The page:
In 1976, the fantasy/sf small press Underwood-Miller released their first publication, the first hardcover edition of The Dying Earth in a high-quality limited edition of just over 1000 copies. Other titles in the "Dying Earth" cycle also received hardcover treatment from Underwood-Miller shortly thereafter, such as The Eyes of the Overworld and Cugel's Saga. After these first publications and until the mid-1990s, Underwood-Miller published many of Vance's works, including his mystery fiction, often in limited editions featuring dustjacket artwork by leading fantasy artists. The entire Jack Vance output from Underwood-Miller comes close to a complete collection of Vance's previously published works, many of which had not seen hardcover publication. Also, many of these editions are described as "the author's preferred text", meaning that they have not been drastically edited. In the mid-1990s, Tim Underwood and Charles Miller parted company. However, they have continued to publish Vance titles individually, including such works as Emphyrio and To Live Forever by Miller, and a reprint edition of The Eyes of the Overworld by Underwood. Because of the low print-run on many of these titles, which often could only be found in science fiction bookstores at the time of their release, these books are highly sought after by ardent Vance readers and collectors, and some titles fetch premium prices.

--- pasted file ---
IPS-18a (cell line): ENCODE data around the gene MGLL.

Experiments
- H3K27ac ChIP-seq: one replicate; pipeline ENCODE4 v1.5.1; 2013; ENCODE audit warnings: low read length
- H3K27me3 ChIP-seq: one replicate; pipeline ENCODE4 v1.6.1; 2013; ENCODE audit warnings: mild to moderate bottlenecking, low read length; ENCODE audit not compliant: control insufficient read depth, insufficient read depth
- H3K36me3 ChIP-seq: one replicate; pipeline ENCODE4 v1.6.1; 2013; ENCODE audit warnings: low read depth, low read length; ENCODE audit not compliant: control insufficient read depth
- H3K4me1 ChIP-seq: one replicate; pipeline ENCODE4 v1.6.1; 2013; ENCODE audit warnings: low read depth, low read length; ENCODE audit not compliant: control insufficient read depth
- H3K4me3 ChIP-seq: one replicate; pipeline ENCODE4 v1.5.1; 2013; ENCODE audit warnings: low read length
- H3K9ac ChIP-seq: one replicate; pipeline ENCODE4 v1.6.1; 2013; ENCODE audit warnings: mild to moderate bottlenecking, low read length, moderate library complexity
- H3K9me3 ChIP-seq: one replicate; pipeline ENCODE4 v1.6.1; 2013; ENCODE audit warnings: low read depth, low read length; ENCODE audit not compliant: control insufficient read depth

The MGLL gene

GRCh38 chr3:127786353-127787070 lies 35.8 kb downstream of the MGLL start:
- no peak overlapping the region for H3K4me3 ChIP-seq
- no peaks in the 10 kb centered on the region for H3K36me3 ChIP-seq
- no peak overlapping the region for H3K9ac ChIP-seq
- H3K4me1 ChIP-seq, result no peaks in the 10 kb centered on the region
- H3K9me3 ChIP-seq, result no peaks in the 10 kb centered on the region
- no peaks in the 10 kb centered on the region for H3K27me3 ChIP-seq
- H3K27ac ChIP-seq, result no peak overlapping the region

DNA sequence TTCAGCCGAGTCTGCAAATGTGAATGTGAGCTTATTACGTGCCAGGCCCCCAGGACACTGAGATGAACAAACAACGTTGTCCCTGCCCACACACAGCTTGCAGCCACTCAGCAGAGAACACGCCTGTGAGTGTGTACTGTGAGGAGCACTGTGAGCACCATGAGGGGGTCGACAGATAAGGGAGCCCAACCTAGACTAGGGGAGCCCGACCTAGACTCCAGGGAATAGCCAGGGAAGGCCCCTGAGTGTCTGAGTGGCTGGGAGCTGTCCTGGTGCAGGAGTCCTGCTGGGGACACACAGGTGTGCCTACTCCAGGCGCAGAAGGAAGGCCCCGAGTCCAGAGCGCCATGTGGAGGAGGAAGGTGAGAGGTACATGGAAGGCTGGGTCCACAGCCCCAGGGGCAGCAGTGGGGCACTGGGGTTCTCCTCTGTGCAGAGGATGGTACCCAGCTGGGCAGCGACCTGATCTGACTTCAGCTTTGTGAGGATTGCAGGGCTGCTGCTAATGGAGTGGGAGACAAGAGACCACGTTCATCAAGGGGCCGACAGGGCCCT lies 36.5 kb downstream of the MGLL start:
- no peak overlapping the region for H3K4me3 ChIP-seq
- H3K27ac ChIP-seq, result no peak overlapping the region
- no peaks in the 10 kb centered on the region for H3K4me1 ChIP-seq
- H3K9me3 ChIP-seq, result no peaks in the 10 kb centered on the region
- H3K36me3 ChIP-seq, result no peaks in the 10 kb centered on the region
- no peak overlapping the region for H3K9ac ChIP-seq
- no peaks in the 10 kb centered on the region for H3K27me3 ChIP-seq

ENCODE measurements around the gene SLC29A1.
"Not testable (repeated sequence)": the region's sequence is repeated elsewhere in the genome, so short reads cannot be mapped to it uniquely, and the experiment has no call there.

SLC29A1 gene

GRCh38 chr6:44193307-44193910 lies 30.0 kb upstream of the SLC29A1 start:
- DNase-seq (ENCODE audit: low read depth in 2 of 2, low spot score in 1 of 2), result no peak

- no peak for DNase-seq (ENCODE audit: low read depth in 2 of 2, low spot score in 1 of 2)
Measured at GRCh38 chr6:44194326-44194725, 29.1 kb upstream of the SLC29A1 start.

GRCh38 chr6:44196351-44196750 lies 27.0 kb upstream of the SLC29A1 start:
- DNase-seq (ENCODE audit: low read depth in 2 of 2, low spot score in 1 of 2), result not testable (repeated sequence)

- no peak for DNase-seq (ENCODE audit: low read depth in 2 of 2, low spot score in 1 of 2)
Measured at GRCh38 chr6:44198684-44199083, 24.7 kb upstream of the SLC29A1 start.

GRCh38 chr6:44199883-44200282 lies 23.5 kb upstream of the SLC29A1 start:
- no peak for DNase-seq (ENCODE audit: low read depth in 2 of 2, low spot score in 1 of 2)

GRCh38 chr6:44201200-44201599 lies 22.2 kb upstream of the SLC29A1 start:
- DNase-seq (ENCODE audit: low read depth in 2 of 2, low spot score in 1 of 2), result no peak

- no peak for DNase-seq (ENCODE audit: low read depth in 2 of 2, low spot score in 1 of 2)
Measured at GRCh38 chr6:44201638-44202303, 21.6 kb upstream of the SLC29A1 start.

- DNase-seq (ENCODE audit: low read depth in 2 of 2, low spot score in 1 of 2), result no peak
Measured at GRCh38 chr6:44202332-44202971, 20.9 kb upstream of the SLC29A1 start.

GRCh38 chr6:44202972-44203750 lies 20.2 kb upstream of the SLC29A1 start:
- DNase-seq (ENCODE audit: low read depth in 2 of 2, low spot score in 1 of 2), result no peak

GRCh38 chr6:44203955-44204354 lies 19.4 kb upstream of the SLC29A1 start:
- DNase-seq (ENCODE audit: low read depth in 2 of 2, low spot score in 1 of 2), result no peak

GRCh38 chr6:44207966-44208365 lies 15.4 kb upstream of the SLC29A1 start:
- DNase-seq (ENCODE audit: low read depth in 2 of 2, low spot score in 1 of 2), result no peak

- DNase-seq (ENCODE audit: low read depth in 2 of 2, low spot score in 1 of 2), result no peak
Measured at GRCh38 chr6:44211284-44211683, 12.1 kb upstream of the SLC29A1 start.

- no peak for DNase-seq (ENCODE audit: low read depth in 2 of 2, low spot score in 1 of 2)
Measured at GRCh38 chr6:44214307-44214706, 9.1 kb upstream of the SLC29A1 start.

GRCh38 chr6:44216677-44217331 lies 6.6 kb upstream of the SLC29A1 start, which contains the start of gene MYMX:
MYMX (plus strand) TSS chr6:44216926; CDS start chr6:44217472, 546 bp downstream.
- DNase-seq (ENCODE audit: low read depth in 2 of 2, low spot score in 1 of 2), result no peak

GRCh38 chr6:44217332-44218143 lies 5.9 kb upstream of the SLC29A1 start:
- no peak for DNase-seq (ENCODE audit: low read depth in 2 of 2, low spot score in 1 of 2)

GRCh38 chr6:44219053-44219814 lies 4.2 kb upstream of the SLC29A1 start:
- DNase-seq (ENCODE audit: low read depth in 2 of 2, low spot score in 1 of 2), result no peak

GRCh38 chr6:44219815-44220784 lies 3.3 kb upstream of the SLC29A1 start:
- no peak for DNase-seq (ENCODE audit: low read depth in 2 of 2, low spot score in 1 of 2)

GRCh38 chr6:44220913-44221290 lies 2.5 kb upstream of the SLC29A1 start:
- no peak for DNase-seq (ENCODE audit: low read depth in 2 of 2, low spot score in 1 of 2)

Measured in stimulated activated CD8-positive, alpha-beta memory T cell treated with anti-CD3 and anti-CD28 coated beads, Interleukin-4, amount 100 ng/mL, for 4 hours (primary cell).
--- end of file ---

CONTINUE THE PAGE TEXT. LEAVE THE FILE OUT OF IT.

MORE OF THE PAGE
Customer Reviews

Most Helpful Customer Reviews

53 of 60 people found the following review helpful By AMF on November 24, 2004
Format: Hardcover Verified Purchase